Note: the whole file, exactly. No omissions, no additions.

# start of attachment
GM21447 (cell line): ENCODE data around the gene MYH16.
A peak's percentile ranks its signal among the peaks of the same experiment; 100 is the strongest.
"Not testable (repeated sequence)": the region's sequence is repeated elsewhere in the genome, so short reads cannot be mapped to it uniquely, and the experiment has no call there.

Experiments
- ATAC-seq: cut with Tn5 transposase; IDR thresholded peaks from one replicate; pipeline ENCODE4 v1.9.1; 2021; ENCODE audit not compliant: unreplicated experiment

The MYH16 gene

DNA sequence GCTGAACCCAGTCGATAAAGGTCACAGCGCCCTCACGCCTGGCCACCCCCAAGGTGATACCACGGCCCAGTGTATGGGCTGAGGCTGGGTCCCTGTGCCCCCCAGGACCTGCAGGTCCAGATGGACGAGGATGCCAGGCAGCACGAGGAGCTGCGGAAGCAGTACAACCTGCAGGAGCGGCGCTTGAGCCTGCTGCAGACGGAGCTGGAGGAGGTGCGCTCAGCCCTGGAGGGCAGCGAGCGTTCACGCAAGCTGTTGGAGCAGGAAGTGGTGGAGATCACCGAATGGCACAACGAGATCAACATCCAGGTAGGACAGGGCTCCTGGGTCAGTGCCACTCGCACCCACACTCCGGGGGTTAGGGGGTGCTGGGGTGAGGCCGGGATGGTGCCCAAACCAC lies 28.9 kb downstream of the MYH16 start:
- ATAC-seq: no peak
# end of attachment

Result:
GM21447 (cell line): ENCODE data around the gene MYH16.
A peak's percentile ranks its signal among the peaks of the same experiment; 100 is the strongest.
"Not testable (repeated sequence)": the region's sequence is repeated elsewhere in the genome, so short reads cannot be mapped to it uniquely, and the experiment has no call there.

Experiments
- ATAC-seq: cut with Tn5 transposase; IDR thresholded peaks from one replicate; pipeline ENCODE4 v1.9.1; 2021; ENCODE audit not compliant: unreplicated experiment

The MYH16 gene

DNA sequence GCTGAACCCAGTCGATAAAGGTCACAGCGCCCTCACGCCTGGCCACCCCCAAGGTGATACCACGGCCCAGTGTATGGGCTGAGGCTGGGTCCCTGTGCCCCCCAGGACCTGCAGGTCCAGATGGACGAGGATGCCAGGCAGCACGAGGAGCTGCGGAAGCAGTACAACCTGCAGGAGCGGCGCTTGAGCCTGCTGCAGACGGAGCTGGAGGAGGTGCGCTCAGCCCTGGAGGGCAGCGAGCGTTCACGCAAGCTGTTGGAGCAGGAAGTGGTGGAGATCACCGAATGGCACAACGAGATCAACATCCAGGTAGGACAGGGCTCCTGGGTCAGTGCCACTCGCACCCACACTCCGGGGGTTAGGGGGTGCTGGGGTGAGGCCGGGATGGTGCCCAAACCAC lies 28.9 kb downstream of the MYH16 start:
- ATAC-seq: no peak